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In August of 1880, just off the coast of New Harbor, Maine, Captain S. W. Hanna managed to capture the corpse of what has come to be regarded as a new species of shark. Traditionally referred to as the "New Harbor Sea Serpent," modern marine researchers are now erring away from that original assessment and shedding light on the most intriguing aspects of this animal.

The creature in question was described as being eel-shaped and measured to a length of nearly 25-feet long, with a width of a mere 10-inches. A pair of modestly proportioned fins rested behind the creature's head, along with a smallish, triangular dorsal fin. The carcass was further reported as having only three sets of gills (none of which were covered by the usual skin flap), behind which its elongated spine eventually tapered off to an eel-like tail.

The animal's head was described as being flat, with the upper portion of the skull extending over its narrow mouth. Inside the mouth, two rows of sharp teeth were discovered, all of which seemed to be exclusively situated near the front of the creature's jaws. Its entire body was covered by what eyewitnesses have reported as shark-like skin.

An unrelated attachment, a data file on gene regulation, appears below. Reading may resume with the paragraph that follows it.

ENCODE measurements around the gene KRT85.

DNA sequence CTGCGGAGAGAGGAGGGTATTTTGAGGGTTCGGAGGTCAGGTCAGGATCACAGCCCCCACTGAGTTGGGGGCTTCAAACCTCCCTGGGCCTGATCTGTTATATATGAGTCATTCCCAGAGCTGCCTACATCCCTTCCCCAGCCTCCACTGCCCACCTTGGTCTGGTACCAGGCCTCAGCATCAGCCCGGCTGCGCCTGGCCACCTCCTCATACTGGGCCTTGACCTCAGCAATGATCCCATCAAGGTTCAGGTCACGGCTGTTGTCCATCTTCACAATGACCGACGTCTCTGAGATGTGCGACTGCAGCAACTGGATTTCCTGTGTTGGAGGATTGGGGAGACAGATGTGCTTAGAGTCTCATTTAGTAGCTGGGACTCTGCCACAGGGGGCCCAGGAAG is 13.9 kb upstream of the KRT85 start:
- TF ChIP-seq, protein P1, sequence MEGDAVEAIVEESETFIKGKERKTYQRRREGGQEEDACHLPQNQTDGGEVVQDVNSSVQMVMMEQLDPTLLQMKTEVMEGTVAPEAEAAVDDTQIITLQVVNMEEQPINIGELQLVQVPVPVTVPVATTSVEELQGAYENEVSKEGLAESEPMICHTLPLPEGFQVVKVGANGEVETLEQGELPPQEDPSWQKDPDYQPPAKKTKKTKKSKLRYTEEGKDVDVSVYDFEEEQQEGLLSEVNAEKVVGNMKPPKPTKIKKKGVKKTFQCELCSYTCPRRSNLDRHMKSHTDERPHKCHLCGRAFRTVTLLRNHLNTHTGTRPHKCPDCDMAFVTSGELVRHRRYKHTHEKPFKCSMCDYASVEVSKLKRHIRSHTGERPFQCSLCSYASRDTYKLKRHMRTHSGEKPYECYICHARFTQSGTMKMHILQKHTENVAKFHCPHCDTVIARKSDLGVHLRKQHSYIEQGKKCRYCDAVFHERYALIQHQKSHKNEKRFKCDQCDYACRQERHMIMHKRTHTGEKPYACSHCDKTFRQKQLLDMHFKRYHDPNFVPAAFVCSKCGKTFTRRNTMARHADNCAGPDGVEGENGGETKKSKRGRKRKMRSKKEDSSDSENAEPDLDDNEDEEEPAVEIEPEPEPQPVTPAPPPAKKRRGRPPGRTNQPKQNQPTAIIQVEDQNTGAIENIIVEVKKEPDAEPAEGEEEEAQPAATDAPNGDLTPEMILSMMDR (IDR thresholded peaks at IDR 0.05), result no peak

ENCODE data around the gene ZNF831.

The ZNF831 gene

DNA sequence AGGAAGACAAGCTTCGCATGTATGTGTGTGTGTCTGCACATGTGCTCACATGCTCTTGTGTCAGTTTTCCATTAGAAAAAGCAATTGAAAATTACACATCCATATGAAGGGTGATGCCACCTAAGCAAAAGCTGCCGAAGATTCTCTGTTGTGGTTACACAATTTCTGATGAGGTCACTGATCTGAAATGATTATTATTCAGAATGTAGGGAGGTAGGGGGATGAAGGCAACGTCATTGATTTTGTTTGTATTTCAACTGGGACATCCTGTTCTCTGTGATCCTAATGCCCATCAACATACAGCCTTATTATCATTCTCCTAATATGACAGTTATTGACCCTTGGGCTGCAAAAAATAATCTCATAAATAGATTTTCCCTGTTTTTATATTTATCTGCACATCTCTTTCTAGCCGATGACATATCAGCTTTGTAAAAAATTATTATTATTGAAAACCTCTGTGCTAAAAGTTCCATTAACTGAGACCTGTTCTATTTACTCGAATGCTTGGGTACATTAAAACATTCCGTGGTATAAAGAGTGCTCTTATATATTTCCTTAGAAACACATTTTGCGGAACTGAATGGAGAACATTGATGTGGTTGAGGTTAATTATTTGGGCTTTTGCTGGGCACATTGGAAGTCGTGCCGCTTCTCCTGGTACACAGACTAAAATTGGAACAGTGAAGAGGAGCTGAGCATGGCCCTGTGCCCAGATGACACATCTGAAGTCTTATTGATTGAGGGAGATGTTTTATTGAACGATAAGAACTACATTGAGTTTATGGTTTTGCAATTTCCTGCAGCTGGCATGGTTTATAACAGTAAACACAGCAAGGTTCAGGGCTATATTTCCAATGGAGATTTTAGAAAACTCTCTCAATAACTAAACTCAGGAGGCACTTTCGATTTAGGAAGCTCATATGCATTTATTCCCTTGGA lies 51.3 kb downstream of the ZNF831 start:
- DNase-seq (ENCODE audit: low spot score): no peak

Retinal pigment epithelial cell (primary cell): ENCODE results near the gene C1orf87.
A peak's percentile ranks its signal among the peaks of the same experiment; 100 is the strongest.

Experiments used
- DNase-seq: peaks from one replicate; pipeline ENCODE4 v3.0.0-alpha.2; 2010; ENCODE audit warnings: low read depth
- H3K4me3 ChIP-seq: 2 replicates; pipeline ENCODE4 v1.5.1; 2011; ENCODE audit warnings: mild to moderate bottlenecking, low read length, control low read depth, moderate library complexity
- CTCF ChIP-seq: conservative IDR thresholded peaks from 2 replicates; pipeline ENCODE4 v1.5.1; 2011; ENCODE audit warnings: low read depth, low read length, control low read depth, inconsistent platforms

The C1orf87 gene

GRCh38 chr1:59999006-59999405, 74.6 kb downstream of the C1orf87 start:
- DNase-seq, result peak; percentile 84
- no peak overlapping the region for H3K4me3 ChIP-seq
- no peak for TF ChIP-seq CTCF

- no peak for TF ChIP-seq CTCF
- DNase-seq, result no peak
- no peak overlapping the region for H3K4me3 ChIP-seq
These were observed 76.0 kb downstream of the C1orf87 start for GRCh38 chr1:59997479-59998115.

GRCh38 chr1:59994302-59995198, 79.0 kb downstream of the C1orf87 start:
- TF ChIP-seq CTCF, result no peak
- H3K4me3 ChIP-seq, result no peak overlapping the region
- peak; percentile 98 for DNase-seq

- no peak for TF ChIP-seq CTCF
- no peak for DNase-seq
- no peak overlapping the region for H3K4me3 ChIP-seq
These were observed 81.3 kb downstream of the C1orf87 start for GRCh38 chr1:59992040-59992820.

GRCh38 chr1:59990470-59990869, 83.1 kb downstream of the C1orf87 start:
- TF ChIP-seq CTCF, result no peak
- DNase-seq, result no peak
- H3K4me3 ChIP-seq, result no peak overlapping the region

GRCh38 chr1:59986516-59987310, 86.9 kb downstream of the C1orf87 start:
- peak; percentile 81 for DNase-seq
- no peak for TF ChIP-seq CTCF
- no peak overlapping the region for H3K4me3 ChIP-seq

Initially thought by captain and crew to be the carcass of the legendary SEA SERPENT, this amazing animal's remains were eventually (and inexplicably) discarded. It wasn't until sometime later, when eminent ichthyologist, Professor Spencer Baird, came across the story of this eel-shark that the most interesting facts surrounding this case came to light.

According to Baird, the description of this unique fish closely resembled that of a serpentine denizen of the deep known as Chlamydoselachus Anguineus or "snake-like shark with frills." Still, Baird admitted that even this potential cousin did not hit all of the anthropological marks, as the largest specimen of a frilled shark ever reported came to a less than impressive 7-foot long.

The most noticeable difference however, was the fact that the New Harbor Neo Shark had only three pairs of gills, when all known modern sharks - including Chlamydoselachus Anguineus - are known to have five. Whatever this amazing creature was... its like has yet to be seen again.


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Cool story! there are no footage of that carcass? And those of the Chlamydoselachus anguineus are kinda creepy: are that a shark!? ;)

are more info availbe somewhere?

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